Magnus Mills’ books are always puzzling, deceptive in their simplicity. They seem to be about something ostensibly straightforward (like building fences or living in a field) and then – well, depending on your point of view, I suppose, they open themselves up for interpretation. So his last book, The Field of the Cloth of Gold, could have been about the kind of rivalries you might expect to develop if a group of different people chose to live alongside one another in that aforementioned field – but it could also have been about immigration and the current state of the world. Similarly, his latest, The Forensic Records Society could be about what it’s about (a group of men who get together to listen to records) or it could be about the way in which religions develop. Or societies. Or life, the universe and everything. But let’s rein ourselves in to start with.
To begin with, two friends (our unnamed narrator and his friend James), who enjoy listening to 45″ singles together (and who cherish the thought that “there were some records that were never heard on planet Earth unless I (or James) happened to be playing them”), decide to form a group to be held each Tuesday night at their local pub, the group being dedicated to listening to music without comment or judgement.
“a society for the express purpose of listening to records closely and in detail, forensically if you like, without any interruption or distraction. There would be regular gatherings, and membership would depend on some kind of test to make sure people are genuinely interested.”
James quickly reveals himself to be something of a stickler for rules – refusing entry to latecomers, quashing debate when it arises and marking a role for himself as leader. A gentleman who is turned away goes on to form his own (much more popular) group, in which people listen to records and then confess (with hordes of women wearing I Confessed t-shirts as they attempt to encourage others to join the rival group). A young woman who is turned away develops a seething hatred of our narrator even as she takes a job in the pub and seems to start a relationship with James. There are shortcomings, misgivings and misunderstandings. There is “bickering, desertion, subterfuge and rivalry.” Our narrator comes to wonder:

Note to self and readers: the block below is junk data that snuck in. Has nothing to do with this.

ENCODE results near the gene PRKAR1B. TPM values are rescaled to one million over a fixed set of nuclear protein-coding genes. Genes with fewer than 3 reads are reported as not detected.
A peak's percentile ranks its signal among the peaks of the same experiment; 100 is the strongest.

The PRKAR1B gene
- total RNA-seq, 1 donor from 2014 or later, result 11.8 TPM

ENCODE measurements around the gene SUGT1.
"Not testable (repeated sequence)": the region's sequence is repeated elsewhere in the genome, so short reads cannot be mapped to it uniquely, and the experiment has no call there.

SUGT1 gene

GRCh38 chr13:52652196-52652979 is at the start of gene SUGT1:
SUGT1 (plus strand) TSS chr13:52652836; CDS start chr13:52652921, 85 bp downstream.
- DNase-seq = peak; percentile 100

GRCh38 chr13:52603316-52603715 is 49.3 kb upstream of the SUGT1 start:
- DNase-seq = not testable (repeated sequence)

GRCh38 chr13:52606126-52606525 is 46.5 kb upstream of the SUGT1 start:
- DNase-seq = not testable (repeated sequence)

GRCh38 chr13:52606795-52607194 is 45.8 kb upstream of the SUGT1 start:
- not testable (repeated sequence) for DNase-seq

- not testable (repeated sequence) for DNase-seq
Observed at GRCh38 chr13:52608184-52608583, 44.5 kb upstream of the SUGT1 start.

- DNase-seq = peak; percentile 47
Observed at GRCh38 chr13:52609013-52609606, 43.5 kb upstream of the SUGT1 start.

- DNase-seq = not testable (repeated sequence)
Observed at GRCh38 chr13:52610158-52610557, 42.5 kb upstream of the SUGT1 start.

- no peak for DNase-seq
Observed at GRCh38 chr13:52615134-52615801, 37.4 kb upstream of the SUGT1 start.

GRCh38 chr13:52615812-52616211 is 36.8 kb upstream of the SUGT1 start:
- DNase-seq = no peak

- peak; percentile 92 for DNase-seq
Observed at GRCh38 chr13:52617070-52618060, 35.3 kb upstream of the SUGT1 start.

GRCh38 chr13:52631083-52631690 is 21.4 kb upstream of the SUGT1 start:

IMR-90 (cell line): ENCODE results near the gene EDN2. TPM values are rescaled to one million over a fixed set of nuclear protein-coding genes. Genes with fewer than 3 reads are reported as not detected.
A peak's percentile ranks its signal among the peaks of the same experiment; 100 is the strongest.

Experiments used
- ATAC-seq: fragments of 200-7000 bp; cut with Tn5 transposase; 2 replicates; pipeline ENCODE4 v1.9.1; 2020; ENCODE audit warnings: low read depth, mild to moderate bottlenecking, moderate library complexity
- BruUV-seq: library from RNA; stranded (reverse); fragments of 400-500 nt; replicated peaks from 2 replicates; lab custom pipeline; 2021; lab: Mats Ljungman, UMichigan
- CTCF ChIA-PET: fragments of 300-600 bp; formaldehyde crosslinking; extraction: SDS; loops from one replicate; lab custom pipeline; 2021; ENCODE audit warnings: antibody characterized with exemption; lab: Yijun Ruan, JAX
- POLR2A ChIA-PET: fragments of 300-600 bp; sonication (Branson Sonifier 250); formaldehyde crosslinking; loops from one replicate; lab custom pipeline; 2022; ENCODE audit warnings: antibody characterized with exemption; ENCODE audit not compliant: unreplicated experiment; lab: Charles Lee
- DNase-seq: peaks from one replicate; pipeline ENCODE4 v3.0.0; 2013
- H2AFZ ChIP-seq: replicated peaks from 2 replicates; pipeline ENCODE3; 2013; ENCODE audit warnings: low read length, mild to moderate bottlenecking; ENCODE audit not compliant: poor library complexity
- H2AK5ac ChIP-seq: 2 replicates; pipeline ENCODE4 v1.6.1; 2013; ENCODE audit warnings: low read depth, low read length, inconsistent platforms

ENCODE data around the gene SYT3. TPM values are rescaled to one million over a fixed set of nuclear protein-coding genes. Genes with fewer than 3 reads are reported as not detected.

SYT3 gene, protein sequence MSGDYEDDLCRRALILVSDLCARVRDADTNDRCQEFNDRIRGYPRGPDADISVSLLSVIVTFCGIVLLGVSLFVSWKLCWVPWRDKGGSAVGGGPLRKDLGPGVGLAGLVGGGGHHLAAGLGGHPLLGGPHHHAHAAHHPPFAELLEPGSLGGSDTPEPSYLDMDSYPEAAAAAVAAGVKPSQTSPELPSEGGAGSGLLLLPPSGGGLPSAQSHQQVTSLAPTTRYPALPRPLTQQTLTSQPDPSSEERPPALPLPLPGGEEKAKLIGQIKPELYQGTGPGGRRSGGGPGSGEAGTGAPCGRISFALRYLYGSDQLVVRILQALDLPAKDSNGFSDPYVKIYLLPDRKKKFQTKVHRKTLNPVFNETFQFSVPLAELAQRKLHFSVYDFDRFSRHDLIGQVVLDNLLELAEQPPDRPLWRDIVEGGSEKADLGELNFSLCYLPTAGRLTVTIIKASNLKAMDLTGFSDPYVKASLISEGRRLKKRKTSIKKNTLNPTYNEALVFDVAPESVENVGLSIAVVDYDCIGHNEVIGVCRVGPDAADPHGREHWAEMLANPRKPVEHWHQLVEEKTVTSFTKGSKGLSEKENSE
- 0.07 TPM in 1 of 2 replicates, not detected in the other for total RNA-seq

“Was it really beyond human capacity, I pondered, to create a society which didn’t ultimately disintegrate through internal strife? Or collapse under the weight of its own laws? Or suffer damaging rivalries with other societies?”
For about 190 of its 192 pages, The Forensic Records Society is the kind of blast regular readers of Magnus Mills will have come to know and love. You’ll read and you’ll follow what is going on on the surface of the book and you’ll wonder (as you always wonder with a Magnus Mills book) what is going on beneath the surface, whether the action is metaphorical, whether you are picking up on all the clues etc. And then the book ends somewhat abruptly and in a way this particular reader didn’t quite get (to the extent of wondering what we’d missed). But that is one of the joys of reviewing. We know that there are people out there smarter than us who will do a good job of explaining to us what we missed.
Any Cop?: End aside, The Forensic Records Society is a delight, not a million miles away from David Keener’s This is Memorial Device in some ways (in that this is a book that will appeal to a certain kind of music fan) and sure to puzzle and entertain his many fans.